Fat-tire adventure kicks up Guatemala’s past

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      Scrawny chickens scatter into the undergrowth as we rip around a bend in the trail. Our leg muscles are just beginning to recover following a punishing granny-gear ascent from the cobblestone streets of Antigua, Guatemala, into the realm of cloud forests and plantations. High on a trail dubbed “Cielo Grande” by my mountain-biking guide, Matt Hartell, I look out on the rugged volcanic landscape of the highlands, a topography that seems to embody Guatemala’s tortured duet of beauty and tragedy.

      For more than 30 years, the country was mired in a dirty civil war that pitted leftist guerrillas rooted in the country’s indigenous Mayan population against a succession of brutal right-wing regimes. Guatemala’s poor were trapped in a dilemma: terrorized by the guerrillas for failing to support the “revolution” or persecuted by the military for sympathizing with the insurgents.

      In 1996, a peace accord ushered in a new era of calm. Now the guerrillas have laid down their arms and the bloodthirsty dictators are collecting pensions, making possible a backcountry biking adventure that would have been a fool’s game at the height of the civil war.

      Rumours of extensive and unexplored mountain biking had lured me to this tiny Central American country. After landing in noisy and smog-filled Guatemala City, I wasted little time escaping to Antigua, home base of Hartell’s company, Old Town Outfitters. A native of South Carolina, Hartell first visited Guatemala in the late 1990s. What he discovered made his mouth water—a nearly endless network of footpaths crisscrossing the country.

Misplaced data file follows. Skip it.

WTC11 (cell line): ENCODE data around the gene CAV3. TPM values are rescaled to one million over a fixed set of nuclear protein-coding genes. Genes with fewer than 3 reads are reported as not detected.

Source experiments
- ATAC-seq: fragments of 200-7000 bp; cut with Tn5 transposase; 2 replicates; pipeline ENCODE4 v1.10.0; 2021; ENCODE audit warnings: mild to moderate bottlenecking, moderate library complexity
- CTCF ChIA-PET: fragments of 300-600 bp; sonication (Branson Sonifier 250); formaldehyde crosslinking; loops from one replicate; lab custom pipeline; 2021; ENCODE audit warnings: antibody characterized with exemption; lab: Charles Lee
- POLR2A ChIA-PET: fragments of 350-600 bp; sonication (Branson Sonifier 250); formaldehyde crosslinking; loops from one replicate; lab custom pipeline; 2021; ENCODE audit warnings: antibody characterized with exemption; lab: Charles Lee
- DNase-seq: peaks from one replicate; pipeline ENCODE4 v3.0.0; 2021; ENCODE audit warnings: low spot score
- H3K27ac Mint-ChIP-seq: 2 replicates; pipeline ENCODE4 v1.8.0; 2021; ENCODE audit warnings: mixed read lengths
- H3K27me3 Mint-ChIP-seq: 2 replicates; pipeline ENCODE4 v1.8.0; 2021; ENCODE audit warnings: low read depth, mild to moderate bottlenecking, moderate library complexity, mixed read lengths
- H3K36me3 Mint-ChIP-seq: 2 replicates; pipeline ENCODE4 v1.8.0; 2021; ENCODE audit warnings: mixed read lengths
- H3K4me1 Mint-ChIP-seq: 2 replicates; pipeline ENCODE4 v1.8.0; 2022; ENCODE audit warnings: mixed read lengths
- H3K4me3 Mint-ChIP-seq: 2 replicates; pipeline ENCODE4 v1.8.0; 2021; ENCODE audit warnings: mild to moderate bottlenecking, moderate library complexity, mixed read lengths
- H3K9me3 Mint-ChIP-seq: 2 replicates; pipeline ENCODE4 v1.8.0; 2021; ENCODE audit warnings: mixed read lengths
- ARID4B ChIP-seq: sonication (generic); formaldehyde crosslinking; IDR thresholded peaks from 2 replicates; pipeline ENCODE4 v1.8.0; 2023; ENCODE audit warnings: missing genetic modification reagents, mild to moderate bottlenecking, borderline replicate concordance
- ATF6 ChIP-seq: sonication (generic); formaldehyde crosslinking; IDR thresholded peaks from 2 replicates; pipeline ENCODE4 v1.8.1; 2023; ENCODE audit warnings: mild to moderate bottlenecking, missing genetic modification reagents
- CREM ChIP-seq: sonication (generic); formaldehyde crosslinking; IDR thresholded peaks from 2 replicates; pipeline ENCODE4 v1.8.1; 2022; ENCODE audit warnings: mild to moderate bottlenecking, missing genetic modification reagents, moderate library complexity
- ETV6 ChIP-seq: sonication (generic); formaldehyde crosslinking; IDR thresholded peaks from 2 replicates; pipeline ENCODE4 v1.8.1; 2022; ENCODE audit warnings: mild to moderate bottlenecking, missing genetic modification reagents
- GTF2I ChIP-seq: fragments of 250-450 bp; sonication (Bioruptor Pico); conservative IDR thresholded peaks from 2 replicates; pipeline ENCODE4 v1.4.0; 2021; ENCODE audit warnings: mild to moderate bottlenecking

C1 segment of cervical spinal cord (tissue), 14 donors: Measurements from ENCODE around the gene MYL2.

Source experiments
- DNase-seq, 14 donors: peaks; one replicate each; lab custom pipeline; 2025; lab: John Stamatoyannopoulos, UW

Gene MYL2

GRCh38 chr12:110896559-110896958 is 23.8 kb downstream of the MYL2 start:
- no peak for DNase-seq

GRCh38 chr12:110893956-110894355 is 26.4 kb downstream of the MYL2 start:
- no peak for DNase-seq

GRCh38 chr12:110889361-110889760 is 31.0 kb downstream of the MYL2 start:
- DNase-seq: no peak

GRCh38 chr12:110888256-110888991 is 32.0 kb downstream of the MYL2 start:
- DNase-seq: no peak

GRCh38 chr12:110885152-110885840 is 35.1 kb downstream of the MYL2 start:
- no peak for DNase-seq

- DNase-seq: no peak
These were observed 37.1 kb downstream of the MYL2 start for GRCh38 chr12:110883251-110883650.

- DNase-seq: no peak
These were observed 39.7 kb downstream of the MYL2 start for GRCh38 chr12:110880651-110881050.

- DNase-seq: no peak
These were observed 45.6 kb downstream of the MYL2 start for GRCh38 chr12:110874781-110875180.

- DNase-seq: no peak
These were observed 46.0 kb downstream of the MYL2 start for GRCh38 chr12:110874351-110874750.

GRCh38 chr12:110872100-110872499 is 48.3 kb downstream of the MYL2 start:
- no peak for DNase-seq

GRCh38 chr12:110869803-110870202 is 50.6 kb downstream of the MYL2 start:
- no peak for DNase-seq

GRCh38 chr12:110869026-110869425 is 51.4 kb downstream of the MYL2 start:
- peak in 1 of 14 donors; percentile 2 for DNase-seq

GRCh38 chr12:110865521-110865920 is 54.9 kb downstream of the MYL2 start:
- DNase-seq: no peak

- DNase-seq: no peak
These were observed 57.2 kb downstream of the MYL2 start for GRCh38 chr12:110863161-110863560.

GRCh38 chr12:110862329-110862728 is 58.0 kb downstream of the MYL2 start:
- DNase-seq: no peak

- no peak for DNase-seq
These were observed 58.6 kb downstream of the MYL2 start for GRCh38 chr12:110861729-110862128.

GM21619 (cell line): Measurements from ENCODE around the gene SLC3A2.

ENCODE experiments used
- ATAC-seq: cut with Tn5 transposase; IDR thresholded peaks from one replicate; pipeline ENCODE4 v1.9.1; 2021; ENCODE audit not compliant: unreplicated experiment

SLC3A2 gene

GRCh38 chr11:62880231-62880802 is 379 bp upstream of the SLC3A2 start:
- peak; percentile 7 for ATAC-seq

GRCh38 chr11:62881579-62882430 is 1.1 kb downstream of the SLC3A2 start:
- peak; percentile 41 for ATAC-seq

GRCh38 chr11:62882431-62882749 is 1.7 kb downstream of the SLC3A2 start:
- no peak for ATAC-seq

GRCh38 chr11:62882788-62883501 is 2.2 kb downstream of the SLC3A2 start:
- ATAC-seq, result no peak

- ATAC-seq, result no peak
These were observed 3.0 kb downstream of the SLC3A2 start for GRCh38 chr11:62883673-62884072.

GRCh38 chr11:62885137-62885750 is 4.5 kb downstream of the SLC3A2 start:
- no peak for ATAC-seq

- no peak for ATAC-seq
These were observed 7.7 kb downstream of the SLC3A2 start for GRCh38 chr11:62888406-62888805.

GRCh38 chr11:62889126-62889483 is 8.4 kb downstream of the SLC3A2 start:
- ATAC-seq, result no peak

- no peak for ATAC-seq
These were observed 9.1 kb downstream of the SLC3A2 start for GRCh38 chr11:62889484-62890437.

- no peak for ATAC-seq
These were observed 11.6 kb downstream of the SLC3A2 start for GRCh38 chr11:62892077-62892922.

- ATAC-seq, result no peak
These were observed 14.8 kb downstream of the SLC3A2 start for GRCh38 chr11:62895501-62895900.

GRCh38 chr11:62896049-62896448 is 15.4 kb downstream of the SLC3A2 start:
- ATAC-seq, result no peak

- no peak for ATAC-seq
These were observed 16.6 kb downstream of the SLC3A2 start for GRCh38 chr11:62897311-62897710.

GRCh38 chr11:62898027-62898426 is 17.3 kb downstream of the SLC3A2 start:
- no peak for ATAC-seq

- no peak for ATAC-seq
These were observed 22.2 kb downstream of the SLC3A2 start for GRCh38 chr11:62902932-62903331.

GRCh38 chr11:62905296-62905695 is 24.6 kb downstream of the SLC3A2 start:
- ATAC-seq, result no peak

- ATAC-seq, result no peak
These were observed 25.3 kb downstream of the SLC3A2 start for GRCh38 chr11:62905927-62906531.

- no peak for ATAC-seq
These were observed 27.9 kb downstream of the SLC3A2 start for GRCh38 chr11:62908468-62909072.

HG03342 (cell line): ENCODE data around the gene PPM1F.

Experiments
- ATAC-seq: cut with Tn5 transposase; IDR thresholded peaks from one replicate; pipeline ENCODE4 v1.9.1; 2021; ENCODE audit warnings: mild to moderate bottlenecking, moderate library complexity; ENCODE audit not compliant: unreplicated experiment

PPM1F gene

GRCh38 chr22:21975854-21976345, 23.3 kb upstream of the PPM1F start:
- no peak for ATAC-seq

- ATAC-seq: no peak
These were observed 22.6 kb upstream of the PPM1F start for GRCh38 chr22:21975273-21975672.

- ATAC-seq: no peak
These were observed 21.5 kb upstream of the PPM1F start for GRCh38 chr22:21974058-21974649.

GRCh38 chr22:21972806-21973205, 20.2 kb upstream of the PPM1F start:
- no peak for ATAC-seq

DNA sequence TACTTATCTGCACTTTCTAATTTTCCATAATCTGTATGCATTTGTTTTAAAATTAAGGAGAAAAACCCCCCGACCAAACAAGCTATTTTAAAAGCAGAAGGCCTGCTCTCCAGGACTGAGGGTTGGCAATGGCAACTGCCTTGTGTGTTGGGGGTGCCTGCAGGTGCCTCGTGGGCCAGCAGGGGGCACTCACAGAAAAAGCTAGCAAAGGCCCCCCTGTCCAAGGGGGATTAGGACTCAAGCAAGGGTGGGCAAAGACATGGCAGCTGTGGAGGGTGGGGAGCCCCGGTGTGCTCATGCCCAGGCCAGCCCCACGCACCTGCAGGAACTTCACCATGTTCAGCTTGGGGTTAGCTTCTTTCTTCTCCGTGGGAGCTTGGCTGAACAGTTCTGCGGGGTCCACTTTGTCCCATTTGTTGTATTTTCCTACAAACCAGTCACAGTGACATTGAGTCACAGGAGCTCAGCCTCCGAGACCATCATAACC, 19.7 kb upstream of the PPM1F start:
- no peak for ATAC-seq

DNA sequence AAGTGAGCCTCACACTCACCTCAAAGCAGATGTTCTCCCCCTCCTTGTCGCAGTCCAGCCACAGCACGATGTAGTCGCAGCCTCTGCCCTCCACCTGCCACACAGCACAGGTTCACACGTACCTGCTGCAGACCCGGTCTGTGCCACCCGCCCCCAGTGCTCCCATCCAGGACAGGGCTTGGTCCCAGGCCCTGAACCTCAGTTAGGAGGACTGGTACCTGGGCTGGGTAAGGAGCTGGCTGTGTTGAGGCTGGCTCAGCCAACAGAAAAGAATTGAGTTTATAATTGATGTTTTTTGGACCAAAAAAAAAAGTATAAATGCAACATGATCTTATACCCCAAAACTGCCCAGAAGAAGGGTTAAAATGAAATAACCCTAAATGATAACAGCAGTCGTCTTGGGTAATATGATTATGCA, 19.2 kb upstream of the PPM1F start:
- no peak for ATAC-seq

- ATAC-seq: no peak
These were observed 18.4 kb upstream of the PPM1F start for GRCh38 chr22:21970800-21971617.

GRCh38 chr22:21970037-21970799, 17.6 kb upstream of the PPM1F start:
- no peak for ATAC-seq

“These trails are perfect for biking, but they aren’t mountain-bike-specific,” Hartell explains. “These are highways for the locals, for the guy collecting firewood or going to water his horse.”

      It’s the peak of the dry season, and the highlands feel as arid as a desert. Our knobby tires kick up a dust as powdery as flour as we start to enjoy the fruits of our long climb.

      At first we contour along the precipitous hillside, through sunny plantations of peas and cabbages. Vegetables give way to rows of flowers destined for florists in Antigua and Guatemala City. Here the trail is narrow and fast. Far below I glimpse the red roofs of El Hato, the small pueblo we rode through during the ascent.

      Soon the trail drops into a narrow gully shaded by remnants of the cloud forests that once blanketed the mountainsides around here. Bromeliads—spiky-leaved epiphytic plants—cling like Christmas ornaments to the branches of trees arching above us. After negotiating a tricky section of tangled roots, we glide on to smoother ground, then splash across a trickle of water before climbing for 10 metres.

      Suddenly, we encounter two young campesinos leading a horse burdened with freshly cut firewood. The men are short, with the sinewy limbs of people accustomed to physical work. Our meeting on the trail is a strange convergence of disparate worlds—subsistence farmer meets hedonistic North American middle-class thrill seeker.

      “Con permiso?” Hartell says, asking for permission to pass.

      “Si, si,” they reply in unison, with wide grins.

      We are guests on these trails, so Hartell is especially courteous. They watch us with looks of befuddlement, as if thinking, “Crazy gringos!” So far, the people we have met on the trail have been friendly, but also quiet and modest. Their words are few, and there is a subtle wariness in their demeanour.

      Although the civil war officially ended more than a decade ago, ghosts linger and emotional wounds are slow to heal. Deep social and economic divides still exist. Indigenous people account for roughly 40 percent of the population, but they occupy the bottom rungs of the economic ladder, a largely landless constituency excluded from mainstream politics and economic activity, which are dominated by a small, wealthy ruling class mostly made up of descendants of Europeans. Until this prosperity gap is closed, any peace in Guatemala will remain tenuous.